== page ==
There were also some Second-Class matches. In one of these, against a Lincolnshire XVI, he took 11 for 115 in an innings.

Against the two Universities he took 17 wickets from 3 innings; against Lancashire he had 5 for 46 and 9 for 62; against Glamorgan, 7 for 38 and 2 for 30; against Surrey, he slammed 98 and 113* in addition to taking 3 for 89 and 3 for 98; and against Kent, he had 39, 41, 7 for 39, and 1 for 55.

The Lancashire match deserves special mention. Things were evenly poised at Old Trafford after Lancashire, having conceded a 29-run lead, knocked off the deficit after lunch on Day Two.

King resorted to his ‘anglers,’ for there was a breeze that blew from over his left shoulder. His immediate; spell read 3-1-7-5; all 5 men were bowled. In fact, 8 of the 9 men he got were bowled; the tenth was run out.

11. Triple-hundreds and all that

King, by his choice, decided to stay back in USA. He terrorised both batsmen and bowlers, taking wickets every time he bowled and often notching up big scores. Against Germantown B in 1905 he slammed 305, the highest score in USA till then. The next season he bettered that with 344* against Merion B.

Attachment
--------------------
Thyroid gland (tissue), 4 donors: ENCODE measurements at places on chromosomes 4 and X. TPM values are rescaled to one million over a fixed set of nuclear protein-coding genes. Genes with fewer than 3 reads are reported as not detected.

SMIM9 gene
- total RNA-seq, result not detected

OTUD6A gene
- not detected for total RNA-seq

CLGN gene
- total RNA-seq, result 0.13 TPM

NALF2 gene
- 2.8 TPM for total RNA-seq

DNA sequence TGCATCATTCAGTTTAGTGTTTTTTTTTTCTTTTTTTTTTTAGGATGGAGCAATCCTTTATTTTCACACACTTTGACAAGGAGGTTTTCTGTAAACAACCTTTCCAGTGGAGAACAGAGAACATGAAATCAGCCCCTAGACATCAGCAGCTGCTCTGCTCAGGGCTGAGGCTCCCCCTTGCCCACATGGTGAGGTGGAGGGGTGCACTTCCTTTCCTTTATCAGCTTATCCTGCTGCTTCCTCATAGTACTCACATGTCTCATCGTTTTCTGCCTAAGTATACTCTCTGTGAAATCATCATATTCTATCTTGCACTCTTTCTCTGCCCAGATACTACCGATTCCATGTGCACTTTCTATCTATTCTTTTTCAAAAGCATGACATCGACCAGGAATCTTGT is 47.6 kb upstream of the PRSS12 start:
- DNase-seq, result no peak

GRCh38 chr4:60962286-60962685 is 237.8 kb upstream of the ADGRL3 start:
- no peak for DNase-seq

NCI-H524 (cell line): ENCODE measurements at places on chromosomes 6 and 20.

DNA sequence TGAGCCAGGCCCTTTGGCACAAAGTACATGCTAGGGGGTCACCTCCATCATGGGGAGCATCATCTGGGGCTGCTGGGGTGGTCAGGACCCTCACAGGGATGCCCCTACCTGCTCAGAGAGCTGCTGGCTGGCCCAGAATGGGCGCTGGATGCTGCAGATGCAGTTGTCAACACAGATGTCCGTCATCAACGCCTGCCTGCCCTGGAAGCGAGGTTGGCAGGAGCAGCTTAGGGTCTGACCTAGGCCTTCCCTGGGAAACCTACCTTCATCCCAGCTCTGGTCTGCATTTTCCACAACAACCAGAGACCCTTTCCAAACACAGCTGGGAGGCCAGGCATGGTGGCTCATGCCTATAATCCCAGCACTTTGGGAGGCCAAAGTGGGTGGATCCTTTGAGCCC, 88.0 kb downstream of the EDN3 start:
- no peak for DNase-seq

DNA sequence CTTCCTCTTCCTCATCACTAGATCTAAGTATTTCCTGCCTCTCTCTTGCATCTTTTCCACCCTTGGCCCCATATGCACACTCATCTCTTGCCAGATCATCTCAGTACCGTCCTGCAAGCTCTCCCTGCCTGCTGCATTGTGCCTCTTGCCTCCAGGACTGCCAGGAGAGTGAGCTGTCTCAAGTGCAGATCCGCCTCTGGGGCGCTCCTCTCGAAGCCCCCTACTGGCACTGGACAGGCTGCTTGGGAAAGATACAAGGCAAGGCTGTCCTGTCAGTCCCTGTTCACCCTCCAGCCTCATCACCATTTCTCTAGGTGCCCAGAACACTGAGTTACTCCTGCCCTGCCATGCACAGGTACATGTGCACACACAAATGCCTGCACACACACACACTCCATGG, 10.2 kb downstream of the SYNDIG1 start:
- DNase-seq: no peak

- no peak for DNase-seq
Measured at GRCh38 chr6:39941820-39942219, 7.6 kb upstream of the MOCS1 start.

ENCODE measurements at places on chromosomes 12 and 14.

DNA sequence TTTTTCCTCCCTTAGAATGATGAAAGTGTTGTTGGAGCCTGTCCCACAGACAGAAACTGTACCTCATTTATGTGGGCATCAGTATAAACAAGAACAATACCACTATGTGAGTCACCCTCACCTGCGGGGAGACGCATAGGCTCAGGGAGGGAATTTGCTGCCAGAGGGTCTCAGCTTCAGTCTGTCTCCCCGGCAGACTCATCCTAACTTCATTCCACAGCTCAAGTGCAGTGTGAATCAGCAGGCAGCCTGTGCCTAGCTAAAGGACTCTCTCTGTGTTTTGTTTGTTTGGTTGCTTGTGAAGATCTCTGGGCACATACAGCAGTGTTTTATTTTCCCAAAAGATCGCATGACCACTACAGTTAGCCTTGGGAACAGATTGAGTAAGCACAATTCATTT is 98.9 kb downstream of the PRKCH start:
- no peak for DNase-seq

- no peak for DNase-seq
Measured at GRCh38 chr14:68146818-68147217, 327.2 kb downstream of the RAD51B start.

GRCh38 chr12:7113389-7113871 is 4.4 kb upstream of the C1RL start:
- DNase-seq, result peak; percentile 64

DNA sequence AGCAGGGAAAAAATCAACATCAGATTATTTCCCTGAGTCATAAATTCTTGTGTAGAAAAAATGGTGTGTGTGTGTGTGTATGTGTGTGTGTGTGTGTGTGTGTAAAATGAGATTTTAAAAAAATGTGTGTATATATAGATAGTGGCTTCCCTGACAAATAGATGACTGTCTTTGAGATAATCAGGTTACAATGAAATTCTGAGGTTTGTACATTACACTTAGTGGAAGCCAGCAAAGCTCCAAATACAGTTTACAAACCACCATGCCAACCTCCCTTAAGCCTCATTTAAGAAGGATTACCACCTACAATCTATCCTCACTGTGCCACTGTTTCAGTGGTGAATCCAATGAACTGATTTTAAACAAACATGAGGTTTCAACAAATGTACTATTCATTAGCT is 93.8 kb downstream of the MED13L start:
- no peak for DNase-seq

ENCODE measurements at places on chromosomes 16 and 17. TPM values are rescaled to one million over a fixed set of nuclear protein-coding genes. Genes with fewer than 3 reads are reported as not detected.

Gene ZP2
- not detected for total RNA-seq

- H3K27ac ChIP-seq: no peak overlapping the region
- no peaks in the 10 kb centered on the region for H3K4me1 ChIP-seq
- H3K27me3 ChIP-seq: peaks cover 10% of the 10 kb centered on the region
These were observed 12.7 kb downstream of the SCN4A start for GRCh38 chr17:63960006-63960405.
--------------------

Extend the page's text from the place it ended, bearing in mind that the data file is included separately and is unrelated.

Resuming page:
Two days after that he routed Canada with 2 for 25 and 8 for 17 as the tourists collapsed to 90 and 62. Against Germantown B in 1907 he had 7 for 12. A week later he had 8 for 3 (not the other way round) against Moorestown. Five days after this, he got 9 for 66 against Germantown A. And towards the end of the season he skittled out a touring MCC side with 5 for 39.

12. England Part III: Long Live the King

There was a third trip to The Blighty as well. This time the Philadelphians were bolstered by ‘Ranji’ Hordern, a budding dentist at University of Pennsylvania. It was during this period when Hordern was perfecting his googly (he would later take 46 wickets in 7 Tests for Australia).

This time King surpassed even himself, taking 10 five-wicket hauls from 10 matches. He had an outrageous haul of 87 wickets at 11.01 (Hordern had 45 at 20.66). Till Les Jackson in 1958 nobody had a better average in a season with a 50-wicket cut-off.